Since the earliest days of photography filters have played a necessary role in enabling photographers to control the imaging processes. Today, working in colour and in particular utilizing digital image processing techniques, do filters still play a role and if so which ones are necessary and useful?
Colour Enhancing Filter Vs. PhotoShop
Unfiltered Lee Enhancing Filter
The image above was taken with a medium-formatRollei 6008iand300mm f/4 Schneider Apo-Tele-XenaronKodak 100VS film. The lighting conditions were bright-hazy. The one on the left is without filter and the one on the right was taken through aLeeColor Enhancing Filter. Neither frame has had any correction other thansharpeningandlevelsin PhotoShop. Specifically, there is no colour correction applied — just the straight output from myAgfa Duoscan.
As can be seen the filtered frame on the right has considerably punched-up reds and yellows (which is what a colour enhancer is supposed to do) but it also has an unacceptable magenta cast.
The frames below are versions of the frames above. The one on the left is the un-filtered image but with +15 Red and +15 Yellow colour saturation increases inPhotoShop.
Unfiltered – colour boosted Lee Enhancing Filter – magenta corrected
The frame on the right is the one taken through theLee Enhancing Filter, but with the magenta cast removed (+50 Green).
So what do you think? I realize that the limitations of on-screen display and the smallish image sizes make the comparison difficult. It’s even difficult when comparing large screen images and 8 x10" prints.
But, the print on the left which is unfiltered, with colour that was saturated using PhotoShop, is cleaner with more pleasing colours than the enhancement filtered but magenta-corrected one on the right. My take therefore is that the use of a colour enhancing filter is largely redundant if you will be processing your images digitally prior to output.Even if you are using traditional printing means then you will have to correct for a major magenta imbalance that seriously compromises the benefits of the filter to begin with.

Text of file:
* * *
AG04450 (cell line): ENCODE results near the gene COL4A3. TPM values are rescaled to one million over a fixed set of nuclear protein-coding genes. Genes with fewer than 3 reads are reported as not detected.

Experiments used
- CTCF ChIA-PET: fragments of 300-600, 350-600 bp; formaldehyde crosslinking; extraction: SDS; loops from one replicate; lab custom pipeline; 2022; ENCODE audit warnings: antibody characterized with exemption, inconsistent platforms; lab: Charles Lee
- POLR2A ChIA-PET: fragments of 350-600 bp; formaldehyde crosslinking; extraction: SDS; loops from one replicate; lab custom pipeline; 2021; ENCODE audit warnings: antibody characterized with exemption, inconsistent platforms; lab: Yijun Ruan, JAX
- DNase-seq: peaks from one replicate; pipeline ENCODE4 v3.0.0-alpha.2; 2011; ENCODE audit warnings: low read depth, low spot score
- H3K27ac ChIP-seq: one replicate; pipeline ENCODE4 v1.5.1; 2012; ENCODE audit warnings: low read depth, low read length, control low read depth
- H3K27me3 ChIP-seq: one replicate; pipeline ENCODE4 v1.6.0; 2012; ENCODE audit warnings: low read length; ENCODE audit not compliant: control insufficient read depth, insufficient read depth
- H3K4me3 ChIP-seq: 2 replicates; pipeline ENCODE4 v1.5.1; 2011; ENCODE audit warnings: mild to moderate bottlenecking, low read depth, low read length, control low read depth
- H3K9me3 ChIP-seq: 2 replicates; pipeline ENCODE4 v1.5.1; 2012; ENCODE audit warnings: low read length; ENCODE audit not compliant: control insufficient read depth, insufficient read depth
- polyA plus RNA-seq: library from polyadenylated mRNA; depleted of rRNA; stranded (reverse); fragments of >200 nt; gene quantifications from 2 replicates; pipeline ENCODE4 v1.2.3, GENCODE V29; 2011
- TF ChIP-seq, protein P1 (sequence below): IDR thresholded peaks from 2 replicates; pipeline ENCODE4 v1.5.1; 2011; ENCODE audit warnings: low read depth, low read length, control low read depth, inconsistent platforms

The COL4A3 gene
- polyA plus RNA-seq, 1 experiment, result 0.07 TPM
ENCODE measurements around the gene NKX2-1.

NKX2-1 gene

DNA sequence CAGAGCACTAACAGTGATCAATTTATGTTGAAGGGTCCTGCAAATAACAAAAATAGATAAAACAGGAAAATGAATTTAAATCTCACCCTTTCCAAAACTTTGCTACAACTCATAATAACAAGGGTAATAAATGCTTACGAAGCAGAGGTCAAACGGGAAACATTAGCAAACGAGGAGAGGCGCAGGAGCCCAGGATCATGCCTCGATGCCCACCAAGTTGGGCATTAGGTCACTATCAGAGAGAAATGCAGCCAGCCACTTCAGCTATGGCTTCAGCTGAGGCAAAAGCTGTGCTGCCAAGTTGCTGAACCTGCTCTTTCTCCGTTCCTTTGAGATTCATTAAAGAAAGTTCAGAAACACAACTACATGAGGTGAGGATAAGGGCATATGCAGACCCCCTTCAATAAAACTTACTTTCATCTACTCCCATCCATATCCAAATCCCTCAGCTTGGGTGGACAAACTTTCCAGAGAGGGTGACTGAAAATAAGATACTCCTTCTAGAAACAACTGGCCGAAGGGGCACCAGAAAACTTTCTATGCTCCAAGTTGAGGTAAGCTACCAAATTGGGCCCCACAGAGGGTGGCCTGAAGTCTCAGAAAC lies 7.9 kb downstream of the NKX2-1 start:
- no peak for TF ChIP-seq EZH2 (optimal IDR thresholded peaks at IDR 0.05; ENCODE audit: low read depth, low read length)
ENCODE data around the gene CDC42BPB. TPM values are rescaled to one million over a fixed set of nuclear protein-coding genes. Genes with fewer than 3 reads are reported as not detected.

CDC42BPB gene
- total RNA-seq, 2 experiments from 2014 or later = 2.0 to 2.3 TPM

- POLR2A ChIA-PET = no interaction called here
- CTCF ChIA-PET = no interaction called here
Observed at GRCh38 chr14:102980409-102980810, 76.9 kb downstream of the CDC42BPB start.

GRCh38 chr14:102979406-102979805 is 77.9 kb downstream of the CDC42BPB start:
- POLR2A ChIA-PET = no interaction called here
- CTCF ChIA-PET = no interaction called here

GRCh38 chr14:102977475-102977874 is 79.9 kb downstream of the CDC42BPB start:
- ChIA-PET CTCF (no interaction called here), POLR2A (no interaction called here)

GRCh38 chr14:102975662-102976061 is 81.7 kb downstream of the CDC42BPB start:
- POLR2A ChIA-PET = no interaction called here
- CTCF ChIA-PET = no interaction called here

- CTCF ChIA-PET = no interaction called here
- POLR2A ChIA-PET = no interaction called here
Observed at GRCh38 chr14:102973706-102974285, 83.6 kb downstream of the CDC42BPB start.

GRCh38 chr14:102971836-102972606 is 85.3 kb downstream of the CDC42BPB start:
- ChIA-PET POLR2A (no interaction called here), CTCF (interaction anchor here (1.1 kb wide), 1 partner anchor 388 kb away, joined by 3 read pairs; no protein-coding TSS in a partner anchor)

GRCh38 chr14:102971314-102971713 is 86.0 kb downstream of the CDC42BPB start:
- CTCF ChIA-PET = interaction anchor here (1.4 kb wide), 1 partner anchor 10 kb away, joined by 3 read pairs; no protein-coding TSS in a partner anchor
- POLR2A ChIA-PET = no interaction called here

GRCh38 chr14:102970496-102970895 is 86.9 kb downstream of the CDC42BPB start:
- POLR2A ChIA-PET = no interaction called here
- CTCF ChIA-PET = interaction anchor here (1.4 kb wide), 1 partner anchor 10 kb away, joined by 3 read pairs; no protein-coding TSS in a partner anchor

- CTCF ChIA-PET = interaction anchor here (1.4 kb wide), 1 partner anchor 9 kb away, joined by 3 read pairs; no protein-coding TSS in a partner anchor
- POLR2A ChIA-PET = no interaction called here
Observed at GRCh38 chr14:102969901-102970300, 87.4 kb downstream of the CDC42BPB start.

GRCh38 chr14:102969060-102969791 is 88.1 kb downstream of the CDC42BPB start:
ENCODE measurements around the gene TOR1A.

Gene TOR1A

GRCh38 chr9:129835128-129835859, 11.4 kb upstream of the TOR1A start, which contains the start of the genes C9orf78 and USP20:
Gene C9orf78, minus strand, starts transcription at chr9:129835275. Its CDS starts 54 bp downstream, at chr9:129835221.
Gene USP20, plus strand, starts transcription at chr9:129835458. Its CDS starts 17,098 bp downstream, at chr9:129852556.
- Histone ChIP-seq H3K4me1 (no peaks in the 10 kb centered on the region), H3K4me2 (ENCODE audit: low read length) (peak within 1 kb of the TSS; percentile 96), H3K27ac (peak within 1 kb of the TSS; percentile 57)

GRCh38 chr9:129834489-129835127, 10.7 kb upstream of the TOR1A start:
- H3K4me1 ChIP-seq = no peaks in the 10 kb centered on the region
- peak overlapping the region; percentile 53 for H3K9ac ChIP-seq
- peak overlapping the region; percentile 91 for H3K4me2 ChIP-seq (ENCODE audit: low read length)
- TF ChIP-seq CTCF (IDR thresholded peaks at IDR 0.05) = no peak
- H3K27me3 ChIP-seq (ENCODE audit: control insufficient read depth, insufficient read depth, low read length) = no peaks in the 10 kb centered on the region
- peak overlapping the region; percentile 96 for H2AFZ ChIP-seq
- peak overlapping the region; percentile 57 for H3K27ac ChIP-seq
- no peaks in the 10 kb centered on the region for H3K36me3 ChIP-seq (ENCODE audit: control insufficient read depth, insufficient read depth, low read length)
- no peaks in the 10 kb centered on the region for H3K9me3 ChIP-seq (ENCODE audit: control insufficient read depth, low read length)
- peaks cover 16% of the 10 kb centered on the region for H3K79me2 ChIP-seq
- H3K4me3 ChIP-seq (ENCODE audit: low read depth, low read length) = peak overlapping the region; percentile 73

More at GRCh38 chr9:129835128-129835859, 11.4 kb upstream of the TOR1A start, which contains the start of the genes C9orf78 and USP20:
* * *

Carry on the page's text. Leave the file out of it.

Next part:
Lee / Sing-Ray / Tiffen Colour Enhancer Comparison
I’d been told that theSing-Raycolour enhancing filter does not suffer from this magenta cast. Fortunately in mid-October ’99 on a shoot in theEastern Sierrawith photographerSteve KossackI had the opportunity of comparing theLee,Sing-RayandTiffenenhancers. ClickHEREfor that review.
Within the vast family of Cokin special effects filters there is just one that catches my fancy, the#173 Blue / Yellow polarizer. This articles explores how and when to use this special effects filter.
PalmPilot Software for Photographers
On location software tools can be invaluable. The small size and efficiency of thePalmPilotwhen combined with these programs provides photographers with some invaluable tools.
Pocket PC Photography Software
Windows for Pocket PCs has finally come of age and has become fully competitive with Palm computers. In 2001 the hottestPocket PCis theCompaq Ipaq 3600. It has a bright backlit LCD screen that unlike most of its competitors is highly visible in daylight — ideal for outdoor photographers.
There are excellent programs available that makes this a must-have tool for photographers.
The use of polarizing filters to darken the sky is generally well understood by outdoor photographers, but using them to minimize reflections on water and foliage is less familiar. This tutorial shows how.
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